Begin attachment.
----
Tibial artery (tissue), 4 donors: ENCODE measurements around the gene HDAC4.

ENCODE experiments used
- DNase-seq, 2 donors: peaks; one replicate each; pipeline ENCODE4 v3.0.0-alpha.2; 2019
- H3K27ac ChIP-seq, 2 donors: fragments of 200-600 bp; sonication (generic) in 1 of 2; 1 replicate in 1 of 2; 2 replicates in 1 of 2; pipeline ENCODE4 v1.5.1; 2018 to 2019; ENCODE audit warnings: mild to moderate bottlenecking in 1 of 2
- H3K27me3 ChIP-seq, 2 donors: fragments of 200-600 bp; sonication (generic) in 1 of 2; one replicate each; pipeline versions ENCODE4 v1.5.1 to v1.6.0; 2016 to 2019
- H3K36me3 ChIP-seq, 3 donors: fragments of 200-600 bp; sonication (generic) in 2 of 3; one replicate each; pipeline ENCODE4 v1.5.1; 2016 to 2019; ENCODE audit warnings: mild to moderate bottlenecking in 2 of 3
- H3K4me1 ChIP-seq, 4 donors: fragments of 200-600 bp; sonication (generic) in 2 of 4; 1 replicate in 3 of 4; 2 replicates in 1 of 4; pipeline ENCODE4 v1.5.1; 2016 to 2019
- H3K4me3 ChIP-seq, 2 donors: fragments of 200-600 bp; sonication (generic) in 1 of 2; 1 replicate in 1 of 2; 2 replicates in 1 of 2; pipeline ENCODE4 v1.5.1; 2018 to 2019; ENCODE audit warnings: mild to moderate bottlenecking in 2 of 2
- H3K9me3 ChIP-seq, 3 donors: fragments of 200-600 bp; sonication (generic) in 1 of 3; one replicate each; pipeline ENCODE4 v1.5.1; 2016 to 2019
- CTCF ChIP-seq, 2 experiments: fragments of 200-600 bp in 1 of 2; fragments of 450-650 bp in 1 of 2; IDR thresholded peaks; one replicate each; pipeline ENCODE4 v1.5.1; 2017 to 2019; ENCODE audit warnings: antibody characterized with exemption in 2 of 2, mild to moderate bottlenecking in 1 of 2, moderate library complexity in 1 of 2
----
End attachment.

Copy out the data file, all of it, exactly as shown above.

Tibial artery (tissue), 4 donors: ENCODE measurements around the gene HDAC4.

ENCODE experiments used
- DNase-seq, 2 donors: peaks; one replicate each; pipeline ENCODE4 v3.0.0-alpha.2; 2019
- H3K27ac ChIP-seq, 2 donors: fragments of 200-600 bp; sonication (generic) in 1 of 2; 1 replicate in 1 of 2; 2 replicates in 1 of 2; pipeline ENCODE4 v1.5.1; 2018 to 2019; ENCODE audit warnings: mild to moderate bottlenecking in 1 of 2
- H3K27me3 ChIP-seq, 2 donors: fragments of 200-600 bp; sonication (generic) in 1 of 2; one replicate each; pipeline versions ENCODE4 v1.5.1 to v1.6.0; 2016 to 2019
- H3K36me3 ChIP-seq, 3 donors: fragments of 200-600 bp; sonication (generic) in 2 of 3; one replicate each; pipeline ENCODE4 v1.5.1; 2016 to 2019; ENCODE audit warnings: mild to moderate bottlenecking in 2 of 3
- H3K4me1 ChIP-seq, 4 donors: fragments of 200-600 bp; sonication (generic) in 2 of 4; 1 replicate in 3 of 4; 2 replicates in 1 of 4; pipeline ENCODE4 v1.5.1; 2016 to 2019
- H3K4me3 ChIP-seq, 2 donors: fragments of 200-600 bp; sonication (generic) in 1 of 2; 1 replicate in 1 of 2; 2 replicates in 1 of 2; pipeline ENCODE4 v1.5.1; 2018 to 2019; ENCODE audit warnings: mild to moderate bottlenecking in 2 of 2
- H3K9me3 ChIP-seq, 3 donors: fragments of 200-600 bp; sonication (generic) in 1 of 3; one replicate each; pipeline ENCODE4 v1.5.1; 2016 to 2019
- CTCF ChIP-seq, 2 experiments: fragments of 200-600 bp in 1 of 2; fragments of 450-650 bp in 1 of 2; IDR thresholded peaks; one replicate each; pipeline ENCODE4 v1.5.1; 2017 to 2019; ENCODE audit warnings: antibody characterized with exemption in 2 of 2, mild to moderate bottlenecking in 1 of 2, moderate library complexity in 1 of 2